His country has been attacked by terrorists much more than ours has.  They’ve had schools taken over by terrorists where 300 people were killed and airlines blown out of the skies, so he is aware of the threat and on this particular issue. We have a common interest: stop terrorism.  Putin has a police state.  That can come in handy when it comes to securing these games.

Where is Russia most vulnerable in terms of a potential terror attack?
WCM: I would say that the terrorists would most likely be successful hitting something outside of the Olympic venues— probably elsewhere in Russia would be more vulnerable right now. They want to take territory. They want to establish a theocracy— a religious government. The terrorist organizations in Chechnya, Dagestan and throughout the North Caucuses want an independent Northern Caucus region to establish a religious government.

What do you make of reports that at least one female would-be suicide bomber may have already infiltrated Sochi?
WCM:  If there is a “black widow” that has gotten into Sochi— and there’s some rumor that that may be the case—she will be disguising herself. She’ll look very different— probably very western, wearing a lot of makeup. That would be a concern. We know they want to hit these games, and that’s why the Russians put out this alert that one of these black widows may already be in Sochi.
It’s possible these terrorist organizations in the North Caucuses have somebody prepositioned there already. I just don’t think it’s going to happen. I think the Russians have done what they need to do to secure these games. Putin knows that this is a vulnerable area, and I think he would have probably had maximum security either way.

What is the goal or motivation for terrorists potentially threatening these Olympics?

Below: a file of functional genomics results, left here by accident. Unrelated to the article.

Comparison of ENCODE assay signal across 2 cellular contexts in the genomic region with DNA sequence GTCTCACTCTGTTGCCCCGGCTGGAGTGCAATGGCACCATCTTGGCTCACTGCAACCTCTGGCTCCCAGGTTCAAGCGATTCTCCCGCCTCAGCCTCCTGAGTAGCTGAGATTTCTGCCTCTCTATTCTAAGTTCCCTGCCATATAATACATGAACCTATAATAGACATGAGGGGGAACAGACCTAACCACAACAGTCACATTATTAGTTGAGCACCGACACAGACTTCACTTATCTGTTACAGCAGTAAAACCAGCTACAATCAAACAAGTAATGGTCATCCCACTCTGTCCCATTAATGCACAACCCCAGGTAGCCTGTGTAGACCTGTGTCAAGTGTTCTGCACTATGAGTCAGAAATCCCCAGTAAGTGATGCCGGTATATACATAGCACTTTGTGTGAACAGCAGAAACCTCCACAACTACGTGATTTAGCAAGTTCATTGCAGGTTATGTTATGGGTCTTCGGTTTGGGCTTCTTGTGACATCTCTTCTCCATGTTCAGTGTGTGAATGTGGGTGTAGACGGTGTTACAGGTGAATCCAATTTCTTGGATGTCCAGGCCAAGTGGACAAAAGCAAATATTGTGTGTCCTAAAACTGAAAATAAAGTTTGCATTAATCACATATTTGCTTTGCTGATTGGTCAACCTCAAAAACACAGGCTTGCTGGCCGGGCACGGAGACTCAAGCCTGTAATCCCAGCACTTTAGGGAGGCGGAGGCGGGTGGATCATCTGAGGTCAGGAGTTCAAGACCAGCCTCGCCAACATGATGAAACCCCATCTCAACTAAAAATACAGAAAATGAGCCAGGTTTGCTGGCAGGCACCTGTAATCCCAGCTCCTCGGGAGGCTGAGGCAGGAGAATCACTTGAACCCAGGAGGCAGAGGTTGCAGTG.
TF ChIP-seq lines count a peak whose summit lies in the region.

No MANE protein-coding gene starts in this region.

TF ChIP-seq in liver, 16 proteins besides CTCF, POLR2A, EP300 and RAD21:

WCM:  They want to discredit Putin; an attack would create some instability in the country and in Moscow. The idea is that if Putin has to worry about something else going on in the country, he wouldn’t be able to fully concentrate on the Northern Caucuses— and then maybe they’ll be able to split off and become independent at that point. If our relations go badly because Americans were killed at the Olympic games, then Putin is going to be putting a lot of his concentration into either repairing those relations or dealing with America in some way. Again, they believe he wouldn’t be able to concentrate so much on the Northern Caucus region.

Talk about Americans, specifically, potentially being targeted?
WCM:  Their fight, at this time, is not really against us— except to pit us against Russia. To be able to pit America against Russia and to have one of our people, or a number of our people, killed in a terrorist attack would be a victory for the terrorists. ‘The Russians didn’t secure us, the Russians did not fully cooperate with us’ … it would create some terrible tensions between the U.S. and Russia. That would be a victory for the terrorists. So, yes, our people are a target because of that.

For more information or assistance in arranging an interview with these experts, please contact media relations representative Michael Garrity at msgarrit@uh.edu or call 713-743-8888.